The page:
It hasn't even hit the theaters yet, and Marvel's latest installment in its cinematic universe is already being touted as the studio's world-saving contribution to feminism. But the "big feminist movie" that star Brie Larson said she pressured the studio to create is already being eclipsed by an even more important Marvel film based on a script that hasn't been written yet about a character who, Esquire reminds us, "doesn't exist (yet)."
In a piece based on an online "rumor," Esquire tells us about Marvel's newest (hypothetical) film that will certainly generate far more buzz than "Captain Marvel," if/when it is ever made.
In a piece titled "Why the Internet is Buzzing About a Gay Marvel Character That Doesn't Exist (Yet)," Esquire reported Tuesday, as the early reviews of feminist "Captain Marvel" were streaming, in that "an online rumor suggests that Marvel is on the hunt for its first gay superhero for The Eternals."
Oh, Internet. You've done it again. Over the past few days, Marvel fans have been buzzing about the prospect of a gay character to be introduced in the upcoming film, The Eternals. The casting would be the first time a gay superhero would appear in the Marvel Cinematic Universe. The continued push for diversity makes sense after the studio's success with Black Panther and the excitement around the upcoming Captain Marvel, but there's only one problem—there's no actual confirmation of the casting news.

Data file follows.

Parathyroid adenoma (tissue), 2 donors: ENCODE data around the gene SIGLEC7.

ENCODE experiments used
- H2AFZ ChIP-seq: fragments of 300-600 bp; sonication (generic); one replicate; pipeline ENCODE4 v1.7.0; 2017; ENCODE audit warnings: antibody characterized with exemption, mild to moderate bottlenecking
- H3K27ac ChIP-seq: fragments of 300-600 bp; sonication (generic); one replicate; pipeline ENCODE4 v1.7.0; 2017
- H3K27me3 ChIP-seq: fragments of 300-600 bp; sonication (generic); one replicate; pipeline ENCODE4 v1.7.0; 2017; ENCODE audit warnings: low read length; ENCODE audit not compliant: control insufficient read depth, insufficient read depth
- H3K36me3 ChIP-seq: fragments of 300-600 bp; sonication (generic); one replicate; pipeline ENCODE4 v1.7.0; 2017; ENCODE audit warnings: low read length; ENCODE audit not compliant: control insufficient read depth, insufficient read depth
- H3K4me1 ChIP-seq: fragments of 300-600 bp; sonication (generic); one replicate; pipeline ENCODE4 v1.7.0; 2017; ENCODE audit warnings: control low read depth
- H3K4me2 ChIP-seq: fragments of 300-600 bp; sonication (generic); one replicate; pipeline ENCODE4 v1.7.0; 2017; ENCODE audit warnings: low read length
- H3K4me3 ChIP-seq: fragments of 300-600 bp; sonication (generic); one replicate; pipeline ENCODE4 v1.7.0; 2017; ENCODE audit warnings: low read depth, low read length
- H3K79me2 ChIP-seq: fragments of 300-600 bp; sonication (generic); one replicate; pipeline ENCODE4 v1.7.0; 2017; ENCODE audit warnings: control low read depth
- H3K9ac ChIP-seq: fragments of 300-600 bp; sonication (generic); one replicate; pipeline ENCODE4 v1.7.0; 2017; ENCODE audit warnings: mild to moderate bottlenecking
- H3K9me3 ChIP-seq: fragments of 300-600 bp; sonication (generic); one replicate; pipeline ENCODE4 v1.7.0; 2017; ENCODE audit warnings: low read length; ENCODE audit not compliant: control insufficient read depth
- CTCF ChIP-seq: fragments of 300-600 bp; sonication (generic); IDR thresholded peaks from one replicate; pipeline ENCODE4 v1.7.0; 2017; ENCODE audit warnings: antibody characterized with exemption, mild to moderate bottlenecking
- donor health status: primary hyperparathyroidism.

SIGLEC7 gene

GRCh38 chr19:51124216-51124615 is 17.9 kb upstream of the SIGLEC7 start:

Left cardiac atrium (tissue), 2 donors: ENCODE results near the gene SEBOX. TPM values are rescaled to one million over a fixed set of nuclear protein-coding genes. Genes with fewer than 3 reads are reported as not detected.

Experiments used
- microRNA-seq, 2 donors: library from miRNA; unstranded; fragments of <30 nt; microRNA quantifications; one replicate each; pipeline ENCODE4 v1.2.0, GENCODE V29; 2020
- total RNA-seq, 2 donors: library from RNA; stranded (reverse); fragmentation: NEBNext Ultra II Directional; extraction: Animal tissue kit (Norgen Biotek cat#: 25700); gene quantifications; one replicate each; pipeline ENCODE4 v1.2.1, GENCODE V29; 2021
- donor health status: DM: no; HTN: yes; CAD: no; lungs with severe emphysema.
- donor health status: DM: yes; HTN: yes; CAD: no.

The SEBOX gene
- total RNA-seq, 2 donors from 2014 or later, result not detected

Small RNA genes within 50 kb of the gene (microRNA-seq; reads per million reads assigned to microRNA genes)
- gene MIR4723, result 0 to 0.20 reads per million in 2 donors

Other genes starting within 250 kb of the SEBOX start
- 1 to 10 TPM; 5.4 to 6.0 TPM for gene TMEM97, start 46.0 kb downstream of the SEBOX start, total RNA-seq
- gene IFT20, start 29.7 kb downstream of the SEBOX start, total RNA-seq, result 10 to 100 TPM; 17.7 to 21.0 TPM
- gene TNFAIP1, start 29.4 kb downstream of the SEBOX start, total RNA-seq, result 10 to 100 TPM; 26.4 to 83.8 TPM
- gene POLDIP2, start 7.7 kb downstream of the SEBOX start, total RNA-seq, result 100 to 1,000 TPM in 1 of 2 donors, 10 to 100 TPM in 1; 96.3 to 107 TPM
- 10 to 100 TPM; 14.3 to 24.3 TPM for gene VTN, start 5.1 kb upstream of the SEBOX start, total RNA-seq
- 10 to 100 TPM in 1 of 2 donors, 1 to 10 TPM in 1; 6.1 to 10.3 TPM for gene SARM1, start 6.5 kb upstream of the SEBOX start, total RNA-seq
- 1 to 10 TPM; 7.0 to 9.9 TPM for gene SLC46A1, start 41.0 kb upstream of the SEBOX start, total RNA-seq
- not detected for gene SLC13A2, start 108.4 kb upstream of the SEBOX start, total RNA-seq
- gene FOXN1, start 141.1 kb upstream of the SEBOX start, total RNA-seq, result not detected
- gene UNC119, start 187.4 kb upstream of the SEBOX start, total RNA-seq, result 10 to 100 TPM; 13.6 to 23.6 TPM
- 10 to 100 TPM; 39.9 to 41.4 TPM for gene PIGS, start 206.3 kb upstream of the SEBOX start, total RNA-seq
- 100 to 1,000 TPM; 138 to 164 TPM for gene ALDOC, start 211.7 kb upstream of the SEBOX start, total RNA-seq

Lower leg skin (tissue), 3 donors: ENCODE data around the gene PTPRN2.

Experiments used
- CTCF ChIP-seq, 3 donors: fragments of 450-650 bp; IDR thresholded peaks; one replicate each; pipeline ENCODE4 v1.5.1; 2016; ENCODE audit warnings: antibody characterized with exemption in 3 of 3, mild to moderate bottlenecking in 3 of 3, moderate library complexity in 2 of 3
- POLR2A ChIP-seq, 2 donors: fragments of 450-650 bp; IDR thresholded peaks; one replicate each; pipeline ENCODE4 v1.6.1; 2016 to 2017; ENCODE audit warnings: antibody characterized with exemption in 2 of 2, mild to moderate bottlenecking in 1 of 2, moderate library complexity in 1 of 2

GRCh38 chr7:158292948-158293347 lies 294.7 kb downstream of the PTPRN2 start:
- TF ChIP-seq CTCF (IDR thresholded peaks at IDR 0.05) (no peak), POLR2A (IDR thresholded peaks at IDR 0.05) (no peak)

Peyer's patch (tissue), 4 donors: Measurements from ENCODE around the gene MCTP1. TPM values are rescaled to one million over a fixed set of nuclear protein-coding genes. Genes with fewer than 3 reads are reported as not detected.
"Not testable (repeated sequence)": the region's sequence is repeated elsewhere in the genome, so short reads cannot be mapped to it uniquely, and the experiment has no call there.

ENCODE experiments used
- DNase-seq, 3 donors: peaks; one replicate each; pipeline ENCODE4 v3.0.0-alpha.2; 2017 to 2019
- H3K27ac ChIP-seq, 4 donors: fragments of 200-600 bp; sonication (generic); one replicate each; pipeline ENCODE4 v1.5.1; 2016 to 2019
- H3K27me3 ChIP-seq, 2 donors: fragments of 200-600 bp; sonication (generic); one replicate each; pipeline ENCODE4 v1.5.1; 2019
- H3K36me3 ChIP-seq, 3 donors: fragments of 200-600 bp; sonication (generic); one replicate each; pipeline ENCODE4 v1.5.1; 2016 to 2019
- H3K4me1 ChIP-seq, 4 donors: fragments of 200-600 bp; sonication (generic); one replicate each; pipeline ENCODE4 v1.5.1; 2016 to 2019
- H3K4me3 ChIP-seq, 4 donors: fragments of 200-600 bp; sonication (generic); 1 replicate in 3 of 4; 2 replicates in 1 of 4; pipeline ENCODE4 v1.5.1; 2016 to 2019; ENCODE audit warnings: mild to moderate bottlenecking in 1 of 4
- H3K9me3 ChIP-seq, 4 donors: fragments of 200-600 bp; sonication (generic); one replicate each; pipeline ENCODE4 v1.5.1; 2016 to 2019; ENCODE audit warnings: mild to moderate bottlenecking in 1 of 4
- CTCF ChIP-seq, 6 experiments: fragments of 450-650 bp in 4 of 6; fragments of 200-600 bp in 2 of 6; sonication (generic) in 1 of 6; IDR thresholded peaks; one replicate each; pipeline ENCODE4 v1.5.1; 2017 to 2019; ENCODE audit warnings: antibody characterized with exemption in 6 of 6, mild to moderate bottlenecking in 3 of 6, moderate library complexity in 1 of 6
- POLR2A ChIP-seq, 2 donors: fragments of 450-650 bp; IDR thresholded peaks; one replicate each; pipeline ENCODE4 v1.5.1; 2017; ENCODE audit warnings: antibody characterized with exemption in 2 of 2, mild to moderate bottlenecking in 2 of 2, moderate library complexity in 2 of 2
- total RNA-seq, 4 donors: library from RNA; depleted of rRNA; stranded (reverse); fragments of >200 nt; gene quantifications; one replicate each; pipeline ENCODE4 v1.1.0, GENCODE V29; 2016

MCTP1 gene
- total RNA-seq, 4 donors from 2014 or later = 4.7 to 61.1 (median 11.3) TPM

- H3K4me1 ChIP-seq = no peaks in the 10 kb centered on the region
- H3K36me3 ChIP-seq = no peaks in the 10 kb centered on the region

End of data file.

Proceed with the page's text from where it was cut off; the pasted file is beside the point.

Esquire tells us the rumor got started on a blog called The Hashtag Show, which claims Marvel is looking to cast an "an actor, 30-49, who 'physically looks like a superhero' for one of the film’s leads." "The casting news is paired with Marvel Studios President Kevin Feige's positive sentiments about LGBT-inclusion during last year's publicity tour for Ant Man and the Wasp," notes Esquire, a reference to Feige reassuring LGBT fans that a gay superhero was indeed "in the works," as The Daily Wire reported in June.
"A number of LGBT-centric publications have picked up the news, but don't get too excited until an actual gay character has been announced by the comic giant itself," Esquire cautions its readers.
Meanwhile, "Captain Marvel" hits theaters Friday, and the film is already being given special treatment by feminists, who are demanding that male reviewers "sit this one out" and let women review the film. That's led some male would-be viewers to ask if they should just go ahead and stay home this weekend so women can enjoy the film without a bunch of guys messing up the whole experience.
The politically charged nature of the hype over "Captain Marvel" really got started in February when star Brie Larson declared that she took steps to make sure the press junket wasn't "overwhelmingly white male" and revealed that she sat down with Marvel about making the film a "big feminist movie." Those comments stirred up a strong enough backlash online that review site Rotten Tomatoes felt compelled to disable its prerelease comments function and dump its "want to see" score (which had dropped to 27% for the film: